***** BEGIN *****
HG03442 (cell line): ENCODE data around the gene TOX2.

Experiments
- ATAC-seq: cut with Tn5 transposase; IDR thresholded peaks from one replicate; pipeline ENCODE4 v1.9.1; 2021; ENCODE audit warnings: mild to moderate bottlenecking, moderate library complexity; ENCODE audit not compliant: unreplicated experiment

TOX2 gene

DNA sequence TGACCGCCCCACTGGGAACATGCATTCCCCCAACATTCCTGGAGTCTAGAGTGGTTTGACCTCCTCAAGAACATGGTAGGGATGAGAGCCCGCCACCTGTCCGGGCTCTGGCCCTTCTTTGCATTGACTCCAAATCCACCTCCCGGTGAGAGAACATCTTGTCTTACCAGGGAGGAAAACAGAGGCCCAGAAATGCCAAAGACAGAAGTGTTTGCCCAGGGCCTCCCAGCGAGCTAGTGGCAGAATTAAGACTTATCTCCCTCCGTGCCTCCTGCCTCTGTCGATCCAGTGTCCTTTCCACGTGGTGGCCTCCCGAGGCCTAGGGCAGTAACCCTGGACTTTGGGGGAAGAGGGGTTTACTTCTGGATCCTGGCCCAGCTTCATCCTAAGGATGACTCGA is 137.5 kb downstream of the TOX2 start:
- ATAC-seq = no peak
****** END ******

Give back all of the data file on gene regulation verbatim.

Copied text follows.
HG03442 (cell line): ENCODE data around the gene TOX2.

Experiments
- ATAC-seq: cut with Tn5 transposase; IDR thresholded peaks from one replicate; pipeline ENCODE4 v1.9.1; 2021; ENCODE audit warnings: mild to moderate bottlenecking, moderate library complexity; ENCODE audit not compliant: unreplicated experiment

TOX2 gene

DNA sequence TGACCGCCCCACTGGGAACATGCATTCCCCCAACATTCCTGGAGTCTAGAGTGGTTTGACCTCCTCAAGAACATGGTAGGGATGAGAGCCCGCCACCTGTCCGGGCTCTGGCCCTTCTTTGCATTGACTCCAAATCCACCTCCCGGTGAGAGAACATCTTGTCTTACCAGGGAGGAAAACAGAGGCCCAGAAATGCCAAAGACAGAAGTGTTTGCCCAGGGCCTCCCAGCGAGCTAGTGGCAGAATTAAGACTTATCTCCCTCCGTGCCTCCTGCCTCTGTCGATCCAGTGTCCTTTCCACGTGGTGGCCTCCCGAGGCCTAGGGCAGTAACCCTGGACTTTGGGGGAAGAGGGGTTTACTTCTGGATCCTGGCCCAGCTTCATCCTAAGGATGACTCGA is 137.5 kb downstream of the TOX2 start:
- ATAC-seq = no peak